Recounting story after story from the work she does now, Kate Braestrup finds the “Good News” — God if you will, love incarnate — in casseroles, in impromptu search parties, in the law enforcement officers who put themselves in the position hour by hour, day by day, to be there and be of service precisely in the midst of danger and disaster they cannot make right again.

From the human dramas in which she becomes implicated, Kate Braestrup gleans and shares insight into the raw processes of human grief and healing — the fact that waiting for news of a missing person is “aching physical labor” the way in which the officer who has just discovered a young woman’s body in the woods becomes “acutely aware of the feel of ordinary ground under the soles of his boots”; the simple, stunning, recurring experience that human beings are equipped, preparing unconsciously in all we do, to deal with unimaginable loss. These losses are final, and yet they have a power to draw beauty and decency into relief, to be tended and redeemed on some level, by the practical care — the human concern — that arises to meet them.

Kate Braestrup makes me think of the formation of Dorothy Day, the 20th-century Catholic social reformer and activist. She was galvanized to create practical everyday communities of care by the San Francisco earthquake of 1906, which she experienced as an eight-year-old girl living in nearby Oakland. She stood on the street watching for days as the people of Oakland helped each other and helped the people of San Francisco who were coming across the bay in boats. She wondered: Why can’t we live this way, treat each other this way, all the time?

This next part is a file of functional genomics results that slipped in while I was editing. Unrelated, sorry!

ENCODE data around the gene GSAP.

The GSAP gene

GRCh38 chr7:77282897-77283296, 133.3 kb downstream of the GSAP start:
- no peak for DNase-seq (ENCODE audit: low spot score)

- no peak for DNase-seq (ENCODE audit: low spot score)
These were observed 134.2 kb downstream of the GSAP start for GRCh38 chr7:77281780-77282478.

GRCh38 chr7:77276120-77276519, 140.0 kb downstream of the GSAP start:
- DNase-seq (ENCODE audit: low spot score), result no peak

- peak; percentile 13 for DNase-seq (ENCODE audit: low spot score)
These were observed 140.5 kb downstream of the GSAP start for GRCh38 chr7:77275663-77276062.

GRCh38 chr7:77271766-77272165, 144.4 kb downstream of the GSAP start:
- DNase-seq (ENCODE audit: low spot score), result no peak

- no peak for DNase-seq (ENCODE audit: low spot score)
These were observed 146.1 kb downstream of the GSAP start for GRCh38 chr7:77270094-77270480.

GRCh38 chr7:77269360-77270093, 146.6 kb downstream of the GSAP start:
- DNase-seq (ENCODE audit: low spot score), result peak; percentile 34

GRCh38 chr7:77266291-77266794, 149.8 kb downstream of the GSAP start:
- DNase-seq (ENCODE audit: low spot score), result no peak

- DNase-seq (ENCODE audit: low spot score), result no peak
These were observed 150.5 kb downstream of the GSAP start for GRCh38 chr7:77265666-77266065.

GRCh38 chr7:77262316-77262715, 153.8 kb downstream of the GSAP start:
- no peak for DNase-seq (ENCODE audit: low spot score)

After cataclysmic events both natural and man-made, accounts of courage and help accompany the news of tragedy. Yet they are reported as extraordinary and rarely followed up. Kate Braestrup suggests that this human instinct and capacity to care is more normal, and more reliable, than we imagine.